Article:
Because of the steep and narrow beach, ships to be repaired were floated sideways onto the beach and then winched onto blocks. This launching system meant that re-launching was also sideways, a difficult procedure that once nearly damaged a newly-repaired schooner. The Cummings then laid down a proper slipway, with a cradle onto which ships could be drawn. Once in place, a capstan winch ashore could draw cradle and ship up the well-greased slipway for repairs, then assist in the careful re-launching.

The slipway was finally disposed of about 1914, as the level of shipping declined. James and his brother John Cumming died, the lease was taken over by Mr. Collins of Birkenhead, but the business dwindled to small boat repair and ended in the 1920s.

There are still many prints of the old ships of the Urr in the 'Anchor Hotel', which was actually the shipbuilders' pub. They received a dram of whiskey twice a day as well as three shillings (36 old pence or 15p.), per day in wages. This was at a time when ordinary labourers received barely half that sum. The publican used to cover the benches in newspaper, as the shipbuilders' clothes were well-tarred from their work.

There is still a small recessed slip, but this is not on the line of the slipway, which was slightly farther to the north. However, the Kippford Slipway Ltd., though largely a boat-chandlers, does keep up some of the old tradition.

My final port of call is the wonderful website Old Kirkcudbright - Glimpses into the history of an ancient Parish and Burgh. You can access it here: www.old-kirkcudbright.net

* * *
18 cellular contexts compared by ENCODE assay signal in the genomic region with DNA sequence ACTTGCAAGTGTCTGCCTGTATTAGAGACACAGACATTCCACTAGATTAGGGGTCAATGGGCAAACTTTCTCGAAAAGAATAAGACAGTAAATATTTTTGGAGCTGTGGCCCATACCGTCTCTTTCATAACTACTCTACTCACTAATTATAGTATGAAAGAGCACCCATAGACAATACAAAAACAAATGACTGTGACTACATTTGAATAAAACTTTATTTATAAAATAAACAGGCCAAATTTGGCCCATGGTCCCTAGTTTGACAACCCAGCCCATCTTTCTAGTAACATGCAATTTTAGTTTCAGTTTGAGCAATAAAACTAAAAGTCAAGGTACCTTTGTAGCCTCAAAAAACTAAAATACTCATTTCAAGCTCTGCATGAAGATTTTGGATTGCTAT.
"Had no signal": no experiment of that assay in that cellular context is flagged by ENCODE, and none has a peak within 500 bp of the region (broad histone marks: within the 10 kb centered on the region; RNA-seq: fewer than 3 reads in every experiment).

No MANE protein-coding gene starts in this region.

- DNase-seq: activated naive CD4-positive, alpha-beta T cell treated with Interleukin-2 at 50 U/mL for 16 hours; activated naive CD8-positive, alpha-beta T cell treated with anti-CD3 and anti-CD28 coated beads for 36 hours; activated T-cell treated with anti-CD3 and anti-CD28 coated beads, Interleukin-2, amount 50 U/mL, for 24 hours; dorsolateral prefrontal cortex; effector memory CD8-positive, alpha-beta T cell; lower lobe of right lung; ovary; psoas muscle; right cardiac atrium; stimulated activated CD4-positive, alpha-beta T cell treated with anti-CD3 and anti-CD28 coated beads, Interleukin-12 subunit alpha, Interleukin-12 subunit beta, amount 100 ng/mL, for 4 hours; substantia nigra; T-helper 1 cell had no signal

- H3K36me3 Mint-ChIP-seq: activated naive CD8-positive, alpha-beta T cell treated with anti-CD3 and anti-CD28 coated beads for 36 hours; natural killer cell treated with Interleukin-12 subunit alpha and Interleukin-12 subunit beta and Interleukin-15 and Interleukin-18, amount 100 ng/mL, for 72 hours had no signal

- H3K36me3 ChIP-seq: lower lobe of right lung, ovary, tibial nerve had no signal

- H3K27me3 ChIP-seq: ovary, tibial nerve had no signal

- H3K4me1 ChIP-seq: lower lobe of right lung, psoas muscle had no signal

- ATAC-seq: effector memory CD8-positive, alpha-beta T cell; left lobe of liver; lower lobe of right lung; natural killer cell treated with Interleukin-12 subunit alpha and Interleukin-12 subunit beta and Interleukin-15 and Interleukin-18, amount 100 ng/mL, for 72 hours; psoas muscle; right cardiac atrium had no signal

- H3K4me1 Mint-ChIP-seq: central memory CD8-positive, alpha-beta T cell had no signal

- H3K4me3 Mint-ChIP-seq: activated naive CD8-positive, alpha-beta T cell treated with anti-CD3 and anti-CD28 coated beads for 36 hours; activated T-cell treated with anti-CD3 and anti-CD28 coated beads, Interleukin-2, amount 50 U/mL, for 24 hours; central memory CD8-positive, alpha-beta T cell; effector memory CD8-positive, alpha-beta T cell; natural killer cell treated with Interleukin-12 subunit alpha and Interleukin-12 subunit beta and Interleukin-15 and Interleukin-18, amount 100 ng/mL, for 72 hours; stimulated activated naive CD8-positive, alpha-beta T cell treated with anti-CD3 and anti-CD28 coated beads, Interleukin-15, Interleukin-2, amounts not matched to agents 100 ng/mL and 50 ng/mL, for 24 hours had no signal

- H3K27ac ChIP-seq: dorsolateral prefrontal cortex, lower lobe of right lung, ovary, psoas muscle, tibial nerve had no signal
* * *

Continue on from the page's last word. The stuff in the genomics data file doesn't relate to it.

This site is a marvel and is described as "An Internet Browse Through the History Topography and Genealogy of the Ancient Parish and Burgh of Kirkcudbright"The material is taken from a selection of contemporary books, magazines, documents, maps, illustrations and ephemera. I love to just dip in and browse, I always find something new to intrigue me about the area. The section on Kippford is a mine of information, and far too long to include here, but I recommend you follow this link: www.old-kirkcudbright.net/pages/scaur1.asp

I love this opening quote "I have visited many villages in England, Ireland, Scotland and Wales, but never have I come across one that could satisfy my longings in every respect, as does the Scaur with its more modern name of Kippford. True it is a place of moods and tenses. When the Estuary of the Urr is in full tide, on whose banks the village stands, and the golden sun is shining on its waters the visitor may think it a perfect paradise." 

The site describes the history and industry of the village as well as the Urr Water Fleet and has some excellent yarns of long distance voyages, shipwrecks and fine old skippers...and there are some evocative old photographs... it's well worth a visit!

Kippford: Sailing vessel crossing the road on the slipway
(Source: www.old-kirkcudbright.net - The Stewartry Museum Collection)

Enjoy your virtual visit to the maritime history of this beautiful coastline...